Why this IIT graduate decided to start an edtech startup that trains kids in 21st century skills
Entrepreneur Sneha Biswas says she feels obligated to the education sector because of “the power it holds in making significant cross-generational shifts”.
This is what led her to start Bengaluru-based edtech startup, a case study method-based, online live learning platform that aims to help children between the ages of eight to 18 years master skills relevant for the 21st-century world.
The platform engages students in over 1,000 subjects like bioengineering, entrepreneurship, cryptocurrency, NFTs, IPOs, space technology, and more, to hone skills in critical thinking, communication, collaboration, and curiosity.
“The case study method is known to have an impact in active learning and is implemented in the world’s top universities but nobody has done it for kids. We bring in innovation with a dedicated research and development team designing the case studies. It not only helps gain knowledge on respective subjects but also master the skills of thinking and talking,” Sneha tells HerStory.
The edtech startup now enables learning for more than 300 students across seven countries in the world.
Sneha, who moved to India early this year, says her mission was to make education relevant, useful, engaging, and fun for all school-going children because "the fact that a child is not confident in the real world when they have spent 14 years of life learning shows that there is a gap and little relevance in the real world”.
The case studies present open-ended real-world problems, which help students not just gain infinite real-world knowledge and confidence, but also connect core concepts to their lives catering to over 300 students.
Sneha’s journey made her aware of these problems on the ground.
Growing up in Jamshedpur, a Tier II city, and with limited exposure, Sneha and her sister spent a lot of time following the news and reading Tell Me Why magazines, thanks to their mother who insisted education went beyond the classroom and textbook learnings.
The Biswas sisters would take part in various regional and national debate competitions. Later, as an engineering student at IIT Kharagpur and working in different countries, Sneha noted that academic excellence alone could only take one “so far”.
"When I went to Kharagpur, I saw the difference for the first time. Everyone has taken the same test and process and is either as smart or smarter than you. So what you bring outside the academy makes the difference," she says.
After a stint with Teach For India, she worked with Schlumberger in the US, London, and East Africa. She was also an instructor with a Chinese edtech startup. When she later pursued further studies at Harvard Business School, Sneha became a faculty-nominated tutor in her second year.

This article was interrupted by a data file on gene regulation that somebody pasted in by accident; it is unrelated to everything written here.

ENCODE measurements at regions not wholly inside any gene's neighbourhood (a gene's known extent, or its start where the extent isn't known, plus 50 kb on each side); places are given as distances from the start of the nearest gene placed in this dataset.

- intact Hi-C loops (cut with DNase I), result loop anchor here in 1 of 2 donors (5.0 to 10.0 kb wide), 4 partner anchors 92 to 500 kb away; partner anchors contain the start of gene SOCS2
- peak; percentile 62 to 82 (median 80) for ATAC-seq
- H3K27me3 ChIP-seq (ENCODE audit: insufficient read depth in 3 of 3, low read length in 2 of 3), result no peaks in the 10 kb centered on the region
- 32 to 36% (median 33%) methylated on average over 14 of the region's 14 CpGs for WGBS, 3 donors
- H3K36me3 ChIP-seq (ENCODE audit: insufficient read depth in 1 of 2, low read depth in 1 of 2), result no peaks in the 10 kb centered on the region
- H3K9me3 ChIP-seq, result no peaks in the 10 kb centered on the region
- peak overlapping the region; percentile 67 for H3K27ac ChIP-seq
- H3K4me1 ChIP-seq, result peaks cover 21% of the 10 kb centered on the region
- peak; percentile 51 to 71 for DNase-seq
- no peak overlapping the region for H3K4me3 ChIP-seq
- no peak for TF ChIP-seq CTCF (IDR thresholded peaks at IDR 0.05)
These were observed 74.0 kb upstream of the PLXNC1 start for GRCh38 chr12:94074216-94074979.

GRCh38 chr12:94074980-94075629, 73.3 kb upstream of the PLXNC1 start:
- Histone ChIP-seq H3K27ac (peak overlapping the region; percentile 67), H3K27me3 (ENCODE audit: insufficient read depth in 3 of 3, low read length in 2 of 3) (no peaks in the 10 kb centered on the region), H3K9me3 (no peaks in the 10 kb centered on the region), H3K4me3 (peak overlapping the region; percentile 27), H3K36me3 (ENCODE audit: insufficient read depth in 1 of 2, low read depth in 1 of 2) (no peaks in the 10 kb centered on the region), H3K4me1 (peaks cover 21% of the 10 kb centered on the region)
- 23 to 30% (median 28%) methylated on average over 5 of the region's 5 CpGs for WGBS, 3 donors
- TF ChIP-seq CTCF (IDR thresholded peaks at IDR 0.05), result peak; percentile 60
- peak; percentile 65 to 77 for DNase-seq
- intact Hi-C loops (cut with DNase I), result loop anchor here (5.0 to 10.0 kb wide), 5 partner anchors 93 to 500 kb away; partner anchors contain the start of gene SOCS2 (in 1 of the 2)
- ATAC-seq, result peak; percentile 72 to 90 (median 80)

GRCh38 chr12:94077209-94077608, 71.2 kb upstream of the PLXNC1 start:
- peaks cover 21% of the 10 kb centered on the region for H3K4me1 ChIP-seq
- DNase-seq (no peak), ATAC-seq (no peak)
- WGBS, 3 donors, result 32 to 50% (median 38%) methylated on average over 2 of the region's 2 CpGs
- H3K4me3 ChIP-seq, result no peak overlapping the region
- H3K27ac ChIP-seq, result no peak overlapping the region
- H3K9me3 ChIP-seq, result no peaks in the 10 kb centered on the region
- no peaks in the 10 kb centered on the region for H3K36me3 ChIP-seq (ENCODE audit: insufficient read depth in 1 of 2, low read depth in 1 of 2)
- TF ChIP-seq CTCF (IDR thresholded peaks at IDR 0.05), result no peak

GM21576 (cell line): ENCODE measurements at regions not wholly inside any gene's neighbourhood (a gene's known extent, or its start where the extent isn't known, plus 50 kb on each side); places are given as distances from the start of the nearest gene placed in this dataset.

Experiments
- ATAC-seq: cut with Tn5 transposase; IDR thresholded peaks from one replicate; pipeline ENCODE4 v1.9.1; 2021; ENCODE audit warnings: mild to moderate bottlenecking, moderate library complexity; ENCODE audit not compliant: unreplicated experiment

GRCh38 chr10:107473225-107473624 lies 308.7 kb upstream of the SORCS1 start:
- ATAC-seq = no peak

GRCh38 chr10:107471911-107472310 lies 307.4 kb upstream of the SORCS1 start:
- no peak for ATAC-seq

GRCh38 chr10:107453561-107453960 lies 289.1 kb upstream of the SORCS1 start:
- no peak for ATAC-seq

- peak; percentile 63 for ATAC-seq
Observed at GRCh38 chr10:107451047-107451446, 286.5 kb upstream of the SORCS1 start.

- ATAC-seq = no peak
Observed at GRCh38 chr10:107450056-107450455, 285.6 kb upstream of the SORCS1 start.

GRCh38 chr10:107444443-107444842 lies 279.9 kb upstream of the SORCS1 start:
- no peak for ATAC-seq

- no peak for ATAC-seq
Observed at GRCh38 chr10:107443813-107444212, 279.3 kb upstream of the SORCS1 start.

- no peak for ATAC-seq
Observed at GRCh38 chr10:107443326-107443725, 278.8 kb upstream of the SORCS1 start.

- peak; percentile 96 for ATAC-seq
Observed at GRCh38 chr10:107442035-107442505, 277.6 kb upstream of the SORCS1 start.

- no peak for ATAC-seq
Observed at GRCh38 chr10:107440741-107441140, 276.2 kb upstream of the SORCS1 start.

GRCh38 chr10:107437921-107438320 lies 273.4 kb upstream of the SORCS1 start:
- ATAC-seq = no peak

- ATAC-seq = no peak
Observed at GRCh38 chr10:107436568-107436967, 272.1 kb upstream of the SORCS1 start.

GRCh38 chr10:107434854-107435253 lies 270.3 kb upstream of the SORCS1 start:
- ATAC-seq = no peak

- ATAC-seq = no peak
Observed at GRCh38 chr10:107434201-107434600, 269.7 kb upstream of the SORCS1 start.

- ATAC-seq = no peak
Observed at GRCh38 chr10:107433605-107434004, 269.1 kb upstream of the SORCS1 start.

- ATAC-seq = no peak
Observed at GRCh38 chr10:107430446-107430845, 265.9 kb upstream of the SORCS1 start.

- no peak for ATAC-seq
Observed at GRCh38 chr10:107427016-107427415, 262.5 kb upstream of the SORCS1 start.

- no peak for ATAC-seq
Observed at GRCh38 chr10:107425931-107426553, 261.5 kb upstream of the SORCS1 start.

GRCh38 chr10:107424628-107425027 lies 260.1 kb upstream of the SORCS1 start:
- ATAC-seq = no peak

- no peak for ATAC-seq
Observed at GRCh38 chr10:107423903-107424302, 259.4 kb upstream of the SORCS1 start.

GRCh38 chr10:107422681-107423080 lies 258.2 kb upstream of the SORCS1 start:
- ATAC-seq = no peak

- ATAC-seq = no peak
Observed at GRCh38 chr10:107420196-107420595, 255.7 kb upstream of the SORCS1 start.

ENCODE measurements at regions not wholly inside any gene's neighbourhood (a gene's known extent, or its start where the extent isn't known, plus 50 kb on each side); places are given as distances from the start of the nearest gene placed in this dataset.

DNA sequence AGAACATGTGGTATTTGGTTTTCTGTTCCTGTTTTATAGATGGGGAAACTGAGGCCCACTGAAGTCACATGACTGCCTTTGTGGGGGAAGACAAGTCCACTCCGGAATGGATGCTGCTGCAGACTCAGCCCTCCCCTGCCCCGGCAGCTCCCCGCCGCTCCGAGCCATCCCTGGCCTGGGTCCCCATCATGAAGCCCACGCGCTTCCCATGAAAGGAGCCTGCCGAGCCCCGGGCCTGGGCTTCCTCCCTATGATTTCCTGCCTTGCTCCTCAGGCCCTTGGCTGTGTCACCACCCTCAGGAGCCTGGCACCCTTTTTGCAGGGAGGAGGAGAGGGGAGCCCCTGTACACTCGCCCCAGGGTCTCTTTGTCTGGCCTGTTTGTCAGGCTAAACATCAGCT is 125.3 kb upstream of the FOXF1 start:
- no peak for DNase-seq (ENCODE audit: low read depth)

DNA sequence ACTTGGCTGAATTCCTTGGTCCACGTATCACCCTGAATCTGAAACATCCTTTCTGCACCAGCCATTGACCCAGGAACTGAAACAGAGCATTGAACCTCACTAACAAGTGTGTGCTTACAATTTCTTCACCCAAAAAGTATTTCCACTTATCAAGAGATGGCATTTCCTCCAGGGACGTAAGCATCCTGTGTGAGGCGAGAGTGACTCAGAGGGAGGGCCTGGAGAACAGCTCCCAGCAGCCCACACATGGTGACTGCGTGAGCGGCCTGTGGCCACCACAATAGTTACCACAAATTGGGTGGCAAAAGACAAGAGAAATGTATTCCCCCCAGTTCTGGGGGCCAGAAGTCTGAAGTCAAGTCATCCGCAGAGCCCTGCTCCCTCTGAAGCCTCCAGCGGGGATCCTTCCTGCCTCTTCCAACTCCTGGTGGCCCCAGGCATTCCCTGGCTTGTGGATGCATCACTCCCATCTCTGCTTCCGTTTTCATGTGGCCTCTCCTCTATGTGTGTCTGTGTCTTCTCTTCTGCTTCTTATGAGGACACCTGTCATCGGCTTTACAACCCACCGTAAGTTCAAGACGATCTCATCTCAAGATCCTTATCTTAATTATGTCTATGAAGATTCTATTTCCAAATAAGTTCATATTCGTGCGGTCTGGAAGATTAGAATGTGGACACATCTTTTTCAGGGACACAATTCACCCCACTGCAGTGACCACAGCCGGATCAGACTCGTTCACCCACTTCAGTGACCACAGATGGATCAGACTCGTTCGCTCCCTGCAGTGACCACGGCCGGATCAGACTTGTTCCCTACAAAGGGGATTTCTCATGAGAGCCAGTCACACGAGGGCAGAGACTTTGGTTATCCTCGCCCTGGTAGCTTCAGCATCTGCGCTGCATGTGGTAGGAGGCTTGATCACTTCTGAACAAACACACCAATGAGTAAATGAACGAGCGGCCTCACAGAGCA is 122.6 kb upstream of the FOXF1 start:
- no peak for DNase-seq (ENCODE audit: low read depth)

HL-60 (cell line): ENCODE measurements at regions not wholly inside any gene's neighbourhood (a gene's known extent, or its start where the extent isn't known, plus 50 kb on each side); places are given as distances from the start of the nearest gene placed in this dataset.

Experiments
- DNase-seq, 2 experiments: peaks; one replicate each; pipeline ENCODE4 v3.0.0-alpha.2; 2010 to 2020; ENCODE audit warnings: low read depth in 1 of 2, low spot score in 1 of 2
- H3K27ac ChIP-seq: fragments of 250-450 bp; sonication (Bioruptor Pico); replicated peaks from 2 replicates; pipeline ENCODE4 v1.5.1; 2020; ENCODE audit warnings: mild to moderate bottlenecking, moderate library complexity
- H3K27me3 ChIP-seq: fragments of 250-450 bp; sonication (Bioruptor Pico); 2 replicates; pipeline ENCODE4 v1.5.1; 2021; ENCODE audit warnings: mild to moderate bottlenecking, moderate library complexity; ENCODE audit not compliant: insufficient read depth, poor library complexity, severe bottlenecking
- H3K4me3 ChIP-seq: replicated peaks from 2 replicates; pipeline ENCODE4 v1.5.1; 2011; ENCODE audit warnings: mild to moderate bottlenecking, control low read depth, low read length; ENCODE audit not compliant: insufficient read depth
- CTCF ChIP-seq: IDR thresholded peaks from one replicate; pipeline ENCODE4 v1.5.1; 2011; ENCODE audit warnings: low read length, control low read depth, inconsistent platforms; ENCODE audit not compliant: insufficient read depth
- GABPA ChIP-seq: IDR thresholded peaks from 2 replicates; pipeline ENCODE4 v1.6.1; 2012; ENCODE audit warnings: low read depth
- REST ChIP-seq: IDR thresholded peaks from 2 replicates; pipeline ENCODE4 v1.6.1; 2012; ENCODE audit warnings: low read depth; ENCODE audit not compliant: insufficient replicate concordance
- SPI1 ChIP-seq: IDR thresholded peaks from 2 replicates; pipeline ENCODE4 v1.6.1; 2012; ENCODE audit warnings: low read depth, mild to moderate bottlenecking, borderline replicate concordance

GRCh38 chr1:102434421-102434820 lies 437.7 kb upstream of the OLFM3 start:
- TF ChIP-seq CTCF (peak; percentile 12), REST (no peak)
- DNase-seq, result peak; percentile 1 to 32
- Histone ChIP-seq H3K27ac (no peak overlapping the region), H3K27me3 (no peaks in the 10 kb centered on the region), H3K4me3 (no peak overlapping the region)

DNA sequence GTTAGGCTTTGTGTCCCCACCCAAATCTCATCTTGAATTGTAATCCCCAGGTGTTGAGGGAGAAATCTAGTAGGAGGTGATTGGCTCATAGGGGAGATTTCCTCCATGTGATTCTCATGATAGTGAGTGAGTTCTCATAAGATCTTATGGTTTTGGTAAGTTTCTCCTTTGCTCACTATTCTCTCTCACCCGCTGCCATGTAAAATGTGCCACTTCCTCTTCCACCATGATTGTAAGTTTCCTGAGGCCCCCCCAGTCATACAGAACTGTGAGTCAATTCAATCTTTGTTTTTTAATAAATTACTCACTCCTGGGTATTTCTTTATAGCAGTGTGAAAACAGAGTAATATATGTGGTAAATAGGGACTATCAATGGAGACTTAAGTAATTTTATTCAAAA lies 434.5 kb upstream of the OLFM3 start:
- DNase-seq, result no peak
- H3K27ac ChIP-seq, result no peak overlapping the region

“Working across different continents like India, Africa, US, UK and Europe, I saw that most people who succeeded professionally were not necessarily the only people who were technically sharp; it had a lot to do with how confident they were with whatever knowledge they had.”
After completing her MBA from Harvard Business School, she worked at Bain & Company before taking the entrepreneurial plunge to start Early Steps Academy in March 2021.
The entrepreneur says there could have been no better time than the pandemic to start-up in the education space as children across the world have gone through two years of learning loss.
“Learning happens when you travel and interact socially. To bring them back from this loss, now more than ever you need accelerated learning programmes focused on active discussion to catch up on what is happening in the real world,” she adds.
With prices starting at Rs 2,000 per month, the course offerings are packaged into expert (which covers 10 topics in three weeks), master (which covers 20 topics in 36 weeks), and legend (40 topics in 52 weeks).
Navigating the market
The pandemic has paved the way for massive growth of the edtech sector, with estimated addressable market size of $10.4 billion by 2025.
Early Steps Academy shares the market space with key players like BYJU’s and Unacademy as well as younger startups, and Sneha says the biggest validation comes from parents finding value in the startup’s pedagogy with 92 percent retention rate.
In November 2021, the edtech startup raised a seed round of $1.2 million from BEENEXT, Whiteboard Capital, and Taurus Ventures with participation from angels like Suhail Sumeer, Akash Saxena, and Varun Alagh. The startup is also among the 15 startups in the first cohort of Sequoia Spark, a $100,000 equity-free grant and mentorship programme.
Having achieved purely organic growth so far, Early Steps Academy now plans to “create brand awareness” to grow further.
Edited by Teja Lele